Joe Nieuwendyk won an Olympic gold medal with Team Canada in 2002. ((Tom Hanson/Canadian Press))

Persistent back and knee pain hastened Joe Nieuwendyk's retirement from the NHL. But hehung up his skates without regret.

"These things accumulate over the years," Nieuwendyk told reporters Thursday in announcing his retirement.

"It's a rough game. I really don't have anything to be upset about."

Nieuwendyk remained a productive player for the Florida Panthers this season, his 20th in the NHL.

The 40-year-old veteran posted three goals and five assists for eight points in 15 games, but chronic back pain sidelined him for 14 games and finally forced him to walk away.

"I've gone as hard as I can," he said.

Nieuwendyk was one of the most respected players of his generation, an elegant forward with a knack for scoring key goals and winning faceoffs.

Most importantly, he was a winner, withthree Stanley Cups rings and a gold medal with Team Canada at the 2002 Salt Lake City Olympic Winter Games.

"Joe was a great player and a class act and I really enjoyed being around him, both on and off the ice," Dallas Stars forward Mike Modano said.

"As great a player as he was, he was an even better teammate," said retired forward Brett Hull, Nieuwendyk's trigger man with the Stars. "He got along with everybody, was very classy, unbelievably skilled and clutch."

"He brought a different aspect to our team," said New Jersey Devils and Team Canada goaltender Martin Brodeur. "He was one of the great centremen I played with, a leader who blended in right away."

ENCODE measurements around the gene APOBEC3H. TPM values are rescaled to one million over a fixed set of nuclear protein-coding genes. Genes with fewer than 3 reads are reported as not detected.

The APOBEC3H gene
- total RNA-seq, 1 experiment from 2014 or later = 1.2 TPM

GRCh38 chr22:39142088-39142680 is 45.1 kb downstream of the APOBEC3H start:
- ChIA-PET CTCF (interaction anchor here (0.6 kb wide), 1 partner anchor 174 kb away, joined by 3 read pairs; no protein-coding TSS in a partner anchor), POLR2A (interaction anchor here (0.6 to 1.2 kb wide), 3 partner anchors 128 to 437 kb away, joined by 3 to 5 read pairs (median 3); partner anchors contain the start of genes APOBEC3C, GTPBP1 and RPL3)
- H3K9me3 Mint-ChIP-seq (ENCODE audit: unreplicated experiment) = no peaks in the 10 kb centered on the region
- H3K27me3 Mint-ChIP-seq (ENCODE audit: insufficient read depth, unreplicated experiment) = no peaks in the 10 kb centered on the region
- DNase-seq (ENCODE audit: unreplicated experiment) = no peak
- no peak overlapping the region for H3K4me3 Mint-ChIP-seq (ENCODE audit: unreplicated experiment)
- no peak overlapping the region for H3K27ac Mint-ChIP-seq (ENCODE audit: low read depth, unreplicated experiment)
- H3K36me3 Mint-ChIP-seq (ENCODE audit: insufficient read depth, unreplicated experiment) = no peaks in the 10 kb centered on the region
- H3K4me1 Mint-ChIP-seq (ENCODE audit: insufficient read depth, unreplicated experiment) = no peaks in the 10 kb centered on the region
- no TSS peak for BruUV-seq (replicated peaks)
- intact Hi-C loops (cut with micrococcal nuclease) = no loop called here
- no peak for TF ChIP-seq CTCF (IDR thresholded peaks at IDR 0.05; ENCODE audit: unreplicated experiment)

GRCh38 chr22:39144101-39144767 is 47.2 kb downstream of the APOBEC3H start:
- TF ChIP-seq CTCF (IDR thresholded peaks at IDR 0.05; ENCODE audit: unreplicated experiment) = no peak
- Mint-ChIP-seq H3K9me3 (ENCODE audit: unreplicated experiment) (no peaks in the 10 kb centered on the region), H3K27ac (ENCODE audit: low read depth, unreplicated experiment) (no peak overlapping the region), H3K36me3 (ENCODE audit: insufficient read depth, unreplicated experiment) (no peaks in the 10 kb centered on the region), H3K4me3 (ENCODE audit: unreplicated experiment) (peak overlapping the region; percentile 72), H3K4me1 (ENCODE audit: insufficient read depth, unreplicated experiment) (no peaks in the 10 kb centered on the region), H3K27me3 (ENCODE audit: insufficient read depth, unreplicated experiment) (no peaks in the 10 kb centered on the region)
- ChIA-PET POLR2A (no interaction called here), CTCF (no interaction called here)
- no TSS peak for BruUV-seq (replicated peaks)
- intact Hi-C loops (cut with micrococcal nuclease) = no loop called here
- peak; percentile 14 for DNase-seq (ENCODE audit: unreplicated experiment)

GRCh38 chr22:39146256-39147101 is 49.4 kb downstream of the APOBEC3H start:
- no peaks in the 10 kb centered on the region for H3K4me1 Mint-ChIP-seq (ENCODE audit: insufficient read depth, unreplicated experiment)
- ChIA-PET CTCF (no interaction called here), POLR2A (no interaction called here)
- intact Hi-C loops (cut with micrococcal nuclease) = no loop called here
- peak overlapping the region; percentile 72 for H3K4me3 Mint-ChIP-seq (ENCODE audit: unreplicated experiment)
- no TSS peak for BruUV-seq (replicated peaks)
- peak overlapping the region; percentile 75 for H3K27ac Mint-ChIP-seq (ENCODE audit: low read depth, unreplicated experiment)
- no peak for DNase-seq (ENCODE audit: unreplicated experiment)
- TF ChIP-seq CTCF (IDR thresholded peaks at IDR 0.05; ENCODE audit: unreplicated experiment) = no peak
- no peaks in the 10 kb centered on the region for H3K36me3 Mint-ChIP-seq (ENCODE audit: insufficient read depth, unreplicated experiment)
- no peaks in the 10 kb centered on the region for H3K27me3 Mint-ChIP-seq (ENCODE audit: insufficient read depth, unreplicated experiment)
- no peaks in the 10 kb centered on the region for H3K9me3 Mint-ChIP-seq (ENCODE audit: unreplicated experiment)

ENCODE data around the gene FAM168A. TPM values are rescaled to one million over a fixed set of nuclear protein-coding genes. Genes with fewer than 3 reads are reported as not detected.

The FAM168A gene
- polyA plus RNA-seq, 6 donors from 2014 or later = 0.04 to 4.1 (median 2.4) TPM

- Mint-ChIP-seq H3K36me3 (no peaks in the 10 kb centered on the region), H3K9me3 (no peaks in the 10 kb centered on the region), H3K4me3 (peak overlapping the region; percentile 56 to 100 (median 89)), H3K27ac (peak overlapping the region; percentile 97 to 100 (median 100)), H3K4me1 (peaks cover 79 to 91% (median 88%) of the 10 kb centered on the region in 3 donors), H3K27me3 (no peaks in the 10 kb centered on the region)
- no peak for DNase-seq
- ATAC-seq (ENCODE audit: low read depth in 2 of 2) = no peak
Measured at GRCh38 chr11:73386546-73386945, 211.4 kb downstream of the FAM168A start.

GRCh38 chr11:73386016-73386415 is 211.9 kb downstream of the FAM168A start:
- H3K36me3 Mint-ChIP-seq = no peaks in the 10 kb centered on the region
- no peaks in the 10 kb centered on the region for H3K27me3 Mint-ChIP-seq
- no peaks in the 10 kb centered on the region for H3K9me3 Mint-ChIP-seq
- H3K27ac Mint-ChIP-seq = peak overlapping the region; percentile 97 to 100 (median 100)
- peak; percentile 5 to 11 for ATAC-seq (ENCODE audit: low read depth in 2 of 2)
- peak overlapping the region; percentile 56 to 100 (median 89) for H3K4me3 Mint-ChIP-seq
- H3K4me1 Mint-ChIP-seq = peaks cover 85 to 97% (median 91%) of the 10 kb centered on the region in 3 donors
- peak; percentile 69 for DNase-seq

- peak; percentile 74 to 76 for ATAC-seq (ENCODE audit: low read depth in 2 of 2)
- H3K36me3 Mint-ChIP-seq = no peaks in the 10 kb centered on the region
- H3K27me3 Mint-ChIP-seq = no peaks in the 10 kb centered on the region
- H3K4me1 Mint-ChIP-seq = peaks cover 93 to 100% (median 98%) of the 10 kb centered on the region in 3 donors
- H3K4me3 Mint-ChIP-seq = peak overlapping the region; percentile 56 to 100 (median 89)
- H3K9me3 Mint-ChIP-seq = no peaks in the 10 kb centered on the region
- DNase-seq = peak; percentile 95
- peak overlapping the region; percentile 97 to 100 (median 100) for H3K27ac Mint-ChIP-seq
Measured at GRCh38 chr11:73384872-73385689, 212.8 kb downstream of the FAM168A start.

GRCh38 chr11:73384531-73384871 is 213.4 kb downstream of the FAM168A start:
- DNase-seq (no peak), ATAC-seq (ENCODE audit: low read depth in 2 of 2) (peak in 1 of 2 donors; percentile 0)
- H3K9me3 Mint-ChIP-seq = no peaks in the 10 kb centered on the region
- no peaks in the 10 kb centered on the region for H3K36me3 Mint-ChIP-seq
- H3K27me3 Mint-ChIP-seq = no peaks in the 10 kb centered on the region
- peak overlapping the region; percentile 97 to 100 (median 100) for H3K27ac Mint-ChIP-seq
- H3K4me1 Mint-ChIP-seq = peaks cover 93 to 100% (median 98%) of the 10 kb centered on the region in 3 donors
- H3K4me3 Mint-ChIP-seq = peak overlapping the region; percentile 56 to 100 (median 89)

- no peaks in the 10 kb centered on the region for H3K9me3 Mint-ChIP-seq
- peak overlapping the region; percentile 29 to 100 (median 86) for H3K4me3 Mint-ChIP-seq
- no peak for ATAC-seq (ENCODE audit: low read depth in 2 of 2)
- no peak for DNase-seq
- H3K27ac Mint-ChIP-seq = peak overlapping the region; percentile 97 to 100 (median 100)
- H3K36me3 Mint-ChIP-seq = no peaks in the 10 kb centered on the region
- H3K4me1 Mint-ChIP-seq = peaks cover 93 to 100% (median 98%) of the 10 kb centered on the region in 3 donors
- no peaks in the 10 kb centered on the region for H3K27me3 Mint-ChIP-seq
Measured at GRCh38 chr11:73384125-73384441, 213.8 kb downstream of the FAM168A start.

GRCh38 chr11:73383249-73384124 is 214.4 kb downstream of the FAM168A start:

Nieuwendyk was equally inspired by Calgary Flames teammate Lanny McDonald, who capped his Hall of Fame career by hoisting the Stanley Cup in 1989.

Nieuwendyk, who claimed the Calder Trophy as the NHL's top rookie the year before, was a key cog for the Flames, with 51 goals and 82 points in 77 games.

"Seeing what it meant to somebody like Lanny McDonald to go out the way he did, that was inspirational," Nieuwendyk recalled. "Then, to see a franchise build like we did in a city like Dallas, where hockey wasn't the most popular things in the papers, that was a great thrill."

Top playoff performer

Nieuwendyk won the Conn Smythe Trophy as top playoff performer when the Stars captured the Stanley Cup in 1999 and helped the Devils win it all in 2003.

The Whitby, Ont., native aspired to win a fourth Stanley Cup with Toronto in 2004, but the powerhouse Maple Leafs were ousted in six games by the Philadelphia Flyers in the second round of the playoffs.

"We had a good group of guys and a competitive team," Nieuwendyk said. "It was disappointing.

"Sometimes, there is a fine line between winning and losing and it was close with Philadelphia that season. It was one of the greatest experiences in my career, having grown up in the Toronto area and getting to play there.

"It was a thrill to have the excitement of the [Air Canada Centre crowd] every night. You felt everybody living and breathing hockey in southern Ontario, so it was a great experience."

Nieuwendyk was drafted in the second round (27th overall) by Calgary in 1985 and had 559 goals and 1,118 points in 1,242 NHL games.

"He was an all-around elite player," said Montreal Canadiens general manager Bob Gainey, Nieuwendyk's boss in Dallas. "He was the kind of player whose accomplishments merit consideration for the Hall of Fame."

With files from the Associated Press